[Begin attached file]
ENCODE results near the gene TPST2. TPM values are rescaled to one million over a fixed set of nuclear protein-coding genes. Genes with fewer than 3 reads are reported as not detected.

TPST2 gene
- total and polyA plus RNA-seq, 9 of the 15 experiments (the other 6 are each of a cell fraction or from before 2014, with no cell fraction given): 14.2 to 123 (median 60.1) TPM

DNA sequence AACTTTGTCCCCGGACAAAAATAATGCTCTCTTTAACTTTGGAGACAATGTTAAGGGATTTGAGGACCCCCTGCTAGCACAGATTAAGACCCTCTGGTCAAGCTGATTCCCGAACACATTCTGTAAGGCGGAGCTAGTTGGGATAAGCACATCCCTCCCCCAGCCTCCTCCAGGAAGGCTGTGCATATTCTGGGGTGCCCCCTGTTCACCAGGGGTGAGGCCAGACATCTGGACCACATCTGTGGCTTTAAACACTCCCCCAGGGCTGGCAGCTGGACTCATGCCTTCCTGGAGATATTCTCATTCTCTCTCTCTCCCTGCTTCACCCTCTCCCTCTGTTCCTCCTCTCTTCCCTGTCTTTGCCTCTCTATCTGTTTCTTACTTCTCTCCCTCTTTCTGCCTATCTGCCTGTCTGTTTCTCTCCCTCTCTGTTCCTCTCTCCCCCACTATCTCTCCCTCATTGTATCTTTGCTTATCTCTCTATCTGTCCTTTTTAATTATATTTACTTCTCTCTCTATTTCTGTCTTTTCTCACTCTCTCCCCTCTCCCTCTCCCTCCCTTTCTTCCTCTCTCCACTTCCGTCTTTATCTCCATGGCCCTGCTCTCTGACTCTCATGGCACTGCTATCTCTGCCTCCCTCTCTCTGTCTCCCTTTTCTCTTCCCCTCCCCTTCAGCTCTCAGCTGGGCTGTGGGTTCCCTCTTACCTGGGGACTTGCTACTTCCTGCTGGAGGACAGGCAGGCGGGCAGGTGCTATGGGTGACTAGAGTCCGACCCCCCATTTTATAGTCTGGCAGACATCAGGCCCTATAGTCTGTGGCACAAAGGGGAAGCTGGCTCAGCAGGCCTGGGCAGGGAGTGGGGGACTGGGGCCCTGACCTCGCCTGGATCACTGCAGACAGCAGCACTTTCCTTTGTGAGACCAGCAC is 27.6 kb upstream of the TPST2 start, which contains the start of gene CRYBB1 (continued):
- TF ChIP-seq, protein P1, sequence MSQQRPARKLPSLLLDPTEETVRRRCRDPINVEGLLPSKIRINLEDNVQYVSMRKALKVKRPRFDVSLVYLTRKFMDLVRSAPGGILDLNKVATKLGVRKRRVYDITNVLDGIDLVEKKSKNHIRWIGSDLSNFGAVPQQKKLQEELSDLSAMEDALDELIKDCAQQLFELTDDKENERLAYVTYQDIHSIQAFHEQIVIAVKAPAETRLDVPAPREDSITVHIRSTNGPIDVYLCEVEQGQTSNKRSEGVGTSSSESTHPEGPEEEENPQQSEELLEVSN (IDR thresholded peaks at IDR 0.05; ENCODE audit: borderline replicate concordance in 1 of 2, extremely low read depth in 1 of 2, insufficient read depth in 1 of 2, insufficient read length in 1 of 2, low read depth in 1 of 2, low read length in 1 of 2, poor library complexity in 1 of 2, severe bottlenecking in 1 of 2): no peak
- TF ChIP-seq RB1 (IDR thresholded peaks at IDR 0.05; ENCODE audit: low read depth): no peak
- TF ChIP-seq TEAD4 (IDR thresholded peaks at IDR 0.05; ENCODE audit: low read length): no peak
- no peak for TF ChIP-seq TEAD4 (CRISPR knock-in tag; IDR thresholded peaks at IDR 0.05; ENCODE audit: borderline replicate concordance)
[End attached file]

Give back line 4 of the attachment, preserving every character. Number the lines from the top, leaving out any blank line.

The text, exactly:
DNA sequence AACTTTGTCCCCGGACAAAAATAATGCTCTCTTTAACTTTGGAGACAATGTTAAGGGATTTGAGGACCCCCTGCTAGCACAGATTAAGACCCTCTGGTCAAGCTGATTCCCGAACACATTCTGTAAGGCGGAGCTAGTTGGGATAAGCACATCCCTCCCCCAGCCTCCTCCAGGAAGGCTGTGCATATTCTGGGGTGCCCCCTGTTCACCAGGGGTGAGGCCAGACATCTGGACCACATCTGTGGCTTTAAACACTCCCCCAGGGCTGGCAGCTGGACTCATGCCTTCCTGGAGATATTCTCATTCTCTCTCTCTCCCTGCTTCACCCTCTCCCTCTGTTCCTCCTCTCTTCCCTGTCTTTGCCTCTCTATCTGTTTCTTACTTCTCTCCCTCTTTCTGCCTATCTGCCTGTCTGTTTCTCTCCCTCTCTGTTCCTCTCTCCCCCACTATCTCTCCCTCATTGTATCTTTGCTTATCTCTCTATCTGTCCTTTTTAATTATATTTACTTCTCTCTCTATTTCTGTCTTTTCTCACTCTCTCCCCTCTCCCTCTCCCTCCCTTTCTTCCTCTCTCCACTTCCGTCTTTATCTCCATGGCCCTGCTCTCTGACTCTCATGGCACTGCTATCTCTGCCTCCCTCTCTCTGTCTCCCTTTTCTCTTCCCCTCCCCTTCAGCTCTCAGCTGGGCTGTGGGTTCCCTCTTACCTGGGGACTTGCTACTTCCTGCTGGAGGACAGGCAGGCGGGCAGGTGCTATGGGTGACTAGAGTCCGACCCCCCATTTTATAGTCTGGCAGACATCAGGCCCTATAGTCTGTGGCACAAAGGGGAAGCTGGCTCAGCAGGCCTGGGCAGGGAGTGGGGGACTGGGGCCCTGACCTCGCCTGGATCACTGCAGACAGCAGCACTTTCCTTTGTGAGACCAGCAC is 27.6 kb upstream of the TPST2 start, which contains the start of gene CRYBB1 (continued):